We pride ourselves on offering the very best of care in a patient-centered environment. This means always listening to our residents and patients and respecting their capabilities, while helping them to achieve maximum functionality and independence. And always maintaining the highest professional and quality standards in our staff and our facilities. Our 25 years of excellent care have led to us being awarded a Best Nursing Homes award by US News & World Today, a 5-Star rating by USA Today, and an A+ rating by the Better Business Bureau, among many other awards.

Contact us by clicking here to see which of our three facilities will best meet your needs or the needs of your loved one.

The humble fruit fly, drosophila melanogaster, is not merely a kitchen pest. Its short lifecycle and large number of offspring have made it a favorite for genetic research, including the massive Human Genome Project (HGP).

The fly’s genes were studied and mapped in the early 1900s, but it was not until the 1990s that international collaboration allowed the mapping all human genes, collectively known as the human “genome.” The project was completed in 2003, with over 20,000 human genes identified.

Since 2003, this new data has allowed the blossoming of genetic research and genetic counseling. It has also produced a new industry: “over-the-counter” genetic testing. With just a small sample of genetic material, usually obtained through a swab of saliva, a variety of companies are ready to sell you a “genetically-based prediction” of your response to a variety of medications. There’s just one problem: the tests are not necessarily accurate.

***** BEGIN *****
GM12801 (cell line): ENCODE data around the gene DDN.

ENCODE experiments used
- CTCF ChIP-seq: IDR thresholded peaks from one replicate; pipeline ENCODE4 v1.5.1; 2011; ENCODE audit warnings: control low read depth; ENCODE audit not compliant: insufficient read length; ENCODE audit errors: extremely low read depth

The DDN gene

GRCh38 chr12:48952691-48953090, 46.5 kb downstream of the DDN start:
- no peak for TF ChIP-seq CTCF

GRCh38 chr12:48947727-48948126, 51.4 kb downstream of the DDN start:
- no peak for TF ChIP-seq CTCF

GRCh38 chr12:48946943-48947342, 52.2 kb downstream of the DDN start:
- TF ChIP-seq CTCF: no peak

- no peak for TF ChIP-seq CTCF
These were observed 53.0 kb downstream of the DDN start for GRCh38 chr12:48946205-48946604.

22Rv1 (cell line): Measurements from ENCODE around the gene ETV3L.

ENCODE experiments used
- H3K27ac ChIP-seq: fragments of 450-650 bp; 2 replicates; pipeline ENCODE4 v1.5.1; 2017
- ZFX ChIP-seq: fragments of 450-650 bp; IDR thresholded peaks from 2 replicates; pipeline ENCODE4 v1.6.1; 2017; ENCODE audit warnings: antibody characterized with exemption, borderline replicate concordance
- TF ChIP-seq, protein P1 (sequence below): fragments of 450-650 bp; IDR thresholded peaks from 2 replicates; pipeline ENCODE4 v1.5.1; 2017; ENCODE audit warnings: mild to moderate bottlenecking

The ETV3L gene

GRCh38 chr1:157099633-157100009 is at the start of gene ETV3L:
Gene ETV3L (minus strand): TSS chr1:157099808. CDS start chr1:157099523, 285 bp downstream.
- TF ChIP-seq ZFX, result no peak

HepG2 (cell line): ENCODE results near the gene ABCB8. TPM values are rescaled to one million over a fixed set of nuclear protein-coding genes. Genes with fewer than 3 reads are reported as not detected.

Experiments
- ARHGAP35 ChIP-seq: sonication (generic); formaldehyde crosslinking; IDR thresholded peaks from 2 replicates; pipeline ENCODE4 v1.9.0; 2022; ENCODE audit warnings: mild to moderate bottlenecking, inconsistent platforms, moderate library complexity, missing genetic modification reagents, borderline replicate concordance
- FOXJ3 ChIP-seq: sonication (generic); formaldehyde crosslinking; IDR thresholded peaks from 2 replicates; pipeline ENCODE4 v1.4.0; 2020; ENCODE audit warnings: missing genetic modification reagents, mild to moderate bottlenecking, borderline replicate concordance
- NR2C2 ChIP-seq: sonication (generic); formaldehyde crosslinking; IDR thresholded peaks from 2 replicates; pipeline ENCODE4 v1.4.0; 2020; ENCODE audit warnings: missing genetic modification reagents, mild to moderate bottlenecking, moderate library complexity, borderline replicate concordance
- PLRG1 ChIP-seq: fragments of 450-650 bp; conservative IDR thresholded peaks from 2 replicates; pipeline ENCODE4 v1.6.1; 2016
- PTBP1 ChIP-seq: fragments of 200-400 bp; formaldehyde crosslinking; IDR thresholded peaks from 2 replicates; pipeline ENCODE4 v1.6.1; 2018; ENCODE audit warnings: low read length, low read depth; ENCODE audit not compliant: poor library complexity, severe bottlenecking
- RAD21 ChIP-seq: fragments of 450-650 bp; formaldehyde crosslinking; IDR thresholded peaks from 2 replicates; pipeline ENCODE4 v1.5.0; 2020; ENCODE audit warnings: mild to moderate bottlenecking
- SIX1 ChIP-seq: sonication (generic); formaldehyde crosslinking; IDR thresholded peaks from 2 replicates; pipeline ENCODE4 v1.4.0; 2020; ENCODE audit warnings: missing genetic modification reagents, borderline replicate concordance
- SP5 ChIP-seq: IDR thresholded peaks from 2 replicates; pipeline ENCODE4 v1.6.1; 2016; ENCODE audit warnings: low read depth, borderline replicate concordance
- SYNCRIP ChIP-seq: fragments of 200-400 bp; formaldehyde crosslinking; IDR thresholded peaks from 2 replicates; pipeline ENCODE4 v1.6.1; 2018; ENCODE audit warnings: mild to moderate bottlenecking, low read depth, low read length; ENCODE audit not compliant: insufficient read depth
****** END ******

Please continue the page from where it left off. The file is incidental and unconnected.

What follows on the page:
While genetically tailor-made treatments for various conditions are currently in the research phase, and perhaps one day we truly will be able to find out useful information about our health at low cost, the US Food and Drug Administration (FDA) warns that today is not that day.

The FDA published an alert to consumers and clinicians that the agency has not reviewed many of the claims made by genetic laboratories, and that those claims may not be backed by scientific evidence. The FDA warns of the “inappropriate treatment decisions and potentially serious health consequences” for people who rely on these tests, and recommends that no one change their medication based on an over-the-counter genetic test.

The FDA also announced that they are investigating developers who use misleading advertising to sell genetic tests. The agency requests that anyone who has a problem with any laboratory test files a report via Medwatch, the FDA’s Safety Information and Adverse Event Reporting Program.

At the Regency Nursing and Rehabilitation Centers, we embrace innovation, but do not fall prey to trendy promises. We care for our residents with clinically-proven programming, nutritious and delicious meals, and, of course, compassionate care from specially trained caregivers and therapists.

We pride ourselves on offering the very best of care in a patient-centered environment. This means always listening to our residents and patients and respecting their capabilities, while helping them to achieve maximum functionality and independence. And always maintaining the highest professional and quality standards in our staff and our facilities. Our 25 years of excellent care have led to us being awarded a Best Nursing Homes award by US News & World Today, a 5-Star rating by USA Today, and an A+ rating by the Better Business Bureau, among many other awards.

Contact us by clicking here to see which of our three facilities will best meet your needs or the needs of your loved one.